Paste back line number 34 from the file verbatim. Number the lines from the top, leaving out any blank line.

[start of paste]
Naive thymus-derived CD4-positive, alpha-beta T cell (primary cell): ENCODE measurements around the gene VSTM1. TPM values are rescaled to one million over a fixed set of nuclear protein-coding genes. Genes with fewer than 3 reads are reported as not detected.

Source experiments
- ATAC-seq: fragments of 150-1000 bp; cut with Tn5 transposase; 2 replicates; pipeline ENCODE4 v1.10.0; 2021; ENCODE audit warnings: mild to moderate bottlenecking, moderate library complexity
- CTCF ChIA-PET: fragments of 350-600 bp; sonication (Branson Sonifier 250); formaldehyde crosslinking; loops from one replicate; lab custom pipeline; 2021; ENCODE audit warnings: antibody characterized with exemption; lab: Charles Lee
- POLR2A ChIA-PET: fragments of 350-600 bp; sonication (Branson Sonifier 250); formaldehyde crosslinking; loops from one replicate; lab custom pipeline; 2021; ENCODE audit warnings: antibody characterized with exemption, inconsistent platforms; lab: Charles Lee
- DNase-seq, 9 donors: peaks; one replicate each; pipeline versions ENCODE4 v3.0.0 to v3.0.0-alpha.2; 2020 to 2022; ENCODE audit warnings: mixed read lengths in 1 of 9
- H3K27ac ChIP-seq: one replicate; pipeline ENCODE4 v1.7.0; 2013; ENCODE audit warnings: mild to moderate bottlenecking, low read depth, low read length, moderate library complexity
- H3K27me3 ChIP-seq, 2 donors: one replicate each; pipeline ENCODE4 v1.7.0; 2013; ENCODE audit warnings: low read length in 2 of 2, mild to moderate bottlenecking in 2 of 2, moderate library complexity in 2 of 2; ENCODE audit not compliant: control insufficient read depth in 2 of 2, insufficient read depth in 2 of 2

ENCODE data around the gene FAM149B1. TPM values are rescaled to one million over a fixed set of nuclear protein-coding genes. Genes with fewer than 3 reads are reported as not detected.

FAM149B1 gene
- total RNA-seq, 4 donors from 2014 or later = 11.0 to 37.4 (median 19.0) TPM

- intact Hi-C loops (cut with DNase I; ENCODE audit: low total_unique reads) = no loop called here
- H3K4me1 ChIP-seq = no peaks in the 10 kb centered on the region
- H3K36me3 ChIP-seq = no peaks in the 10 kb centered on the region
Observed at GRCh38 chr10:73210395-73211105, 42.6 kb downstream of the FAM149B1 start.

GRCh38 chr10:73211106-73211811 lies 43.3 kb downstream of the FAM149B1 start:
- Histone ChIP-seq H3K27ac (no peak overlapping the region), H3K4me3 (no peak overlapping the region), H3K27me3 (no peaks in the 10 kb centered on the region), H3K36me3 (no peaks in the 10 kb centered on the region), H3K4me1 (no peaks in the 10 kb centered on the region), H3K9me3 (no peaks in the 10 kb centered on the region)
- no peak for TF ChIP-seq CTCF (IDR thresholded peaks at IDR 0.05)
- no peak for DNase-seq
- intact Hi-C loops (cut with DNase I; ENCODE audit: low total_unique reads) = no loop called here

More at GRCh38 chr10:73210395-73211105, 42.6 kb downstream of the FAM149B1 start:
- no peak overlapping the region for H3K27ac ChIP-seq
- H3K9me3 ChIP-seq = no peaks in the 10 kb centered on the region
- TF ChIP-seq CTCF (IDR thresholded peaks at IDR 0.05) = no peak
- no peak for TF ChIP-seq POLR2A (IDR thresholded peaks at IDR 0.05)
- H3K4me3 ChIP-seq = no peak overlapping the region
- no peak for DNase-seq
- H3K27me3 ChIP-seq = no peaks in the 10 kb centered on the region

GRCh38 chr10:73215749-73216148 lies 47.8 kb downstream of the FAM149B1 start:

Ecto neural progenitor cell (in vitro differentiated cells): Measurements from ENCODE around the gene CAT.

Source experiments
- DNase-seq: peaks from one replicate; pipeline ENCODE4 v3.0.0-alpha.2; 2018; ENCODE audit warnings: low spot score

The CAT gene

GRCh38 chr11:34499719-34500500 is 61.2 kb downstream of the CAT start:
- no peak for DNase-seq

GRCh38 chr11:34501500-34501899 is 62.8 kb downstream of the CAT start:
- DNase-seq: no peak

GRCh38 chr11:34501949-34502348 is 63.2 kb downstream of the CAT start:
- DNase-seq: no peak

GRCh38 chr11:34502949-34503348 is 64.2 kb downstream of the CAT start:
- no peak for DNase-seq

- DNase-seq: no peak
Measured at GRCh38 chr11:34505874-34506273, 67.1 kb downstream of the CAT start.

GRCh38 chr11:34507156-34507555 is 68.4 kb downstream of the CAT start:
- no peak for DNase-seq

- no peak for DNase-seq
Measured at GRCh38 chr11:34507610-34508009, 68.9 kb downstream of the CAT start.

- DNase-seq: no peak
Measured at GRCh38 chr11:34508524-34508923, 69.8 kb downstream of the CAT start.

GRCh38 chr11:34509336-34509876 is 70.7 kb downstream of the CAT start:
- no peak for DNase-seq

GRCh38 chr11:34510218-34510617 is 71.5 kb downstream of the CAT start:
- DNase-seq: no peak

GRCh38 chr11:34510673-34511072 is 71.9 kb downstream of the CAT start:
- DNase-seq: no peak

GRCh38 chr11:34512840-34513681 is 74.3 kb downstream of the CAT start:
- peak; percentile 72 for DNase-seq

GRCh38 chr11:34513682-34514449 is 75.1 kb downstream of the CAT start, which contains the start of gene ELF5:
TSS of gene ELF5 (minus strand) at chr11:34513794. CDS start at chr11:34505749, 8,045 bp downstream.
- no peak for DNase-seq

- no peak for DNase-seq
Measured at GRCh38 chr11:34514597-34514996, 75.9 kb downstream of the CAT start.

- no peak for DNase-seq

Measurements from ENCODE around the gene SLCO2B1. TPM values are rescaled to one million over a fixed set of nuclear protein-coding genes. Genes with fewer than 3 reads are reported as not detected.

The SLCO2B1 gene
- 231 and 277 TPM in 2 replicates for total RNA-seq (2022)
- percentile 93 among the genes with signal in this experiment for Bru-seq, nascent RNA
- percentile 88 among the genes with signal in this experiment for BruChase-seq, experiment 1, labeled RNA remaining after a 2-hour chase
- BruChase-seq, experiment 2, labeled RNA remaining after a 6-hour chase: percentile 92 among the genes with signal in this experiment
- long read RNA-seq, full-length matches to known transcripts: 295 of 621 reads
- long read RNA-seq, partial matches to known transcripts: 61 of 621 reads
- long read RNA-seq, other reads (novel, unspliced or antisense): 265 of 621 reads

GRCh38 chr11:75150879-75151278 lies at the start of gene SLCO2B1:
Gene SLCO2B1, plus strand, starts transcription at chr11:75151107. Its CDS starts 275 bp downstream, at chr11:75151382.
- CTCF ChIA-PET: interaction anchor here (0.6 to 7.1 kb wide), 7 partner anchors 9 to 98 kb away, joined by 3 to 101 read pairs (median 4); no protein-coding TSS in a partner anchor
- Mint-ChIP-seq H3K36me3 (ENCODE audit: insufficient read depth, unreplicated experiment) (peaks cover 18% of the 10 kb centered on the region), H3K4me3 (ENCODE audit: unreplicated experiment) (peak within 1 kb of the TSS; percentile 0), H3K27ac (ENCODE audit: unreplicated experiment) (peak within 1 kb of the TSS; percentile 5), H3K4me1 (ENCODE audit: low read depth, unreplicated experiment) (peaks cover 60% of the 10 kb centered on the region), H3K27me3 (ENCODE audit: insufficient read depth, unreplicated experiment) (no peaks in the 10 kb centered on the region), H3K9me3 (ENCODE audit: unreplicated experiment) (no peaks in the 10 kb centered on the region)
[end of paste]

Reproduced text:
GRCh38 chr11:34499719-34500500 is 61.2 kb downstream of the CAT start: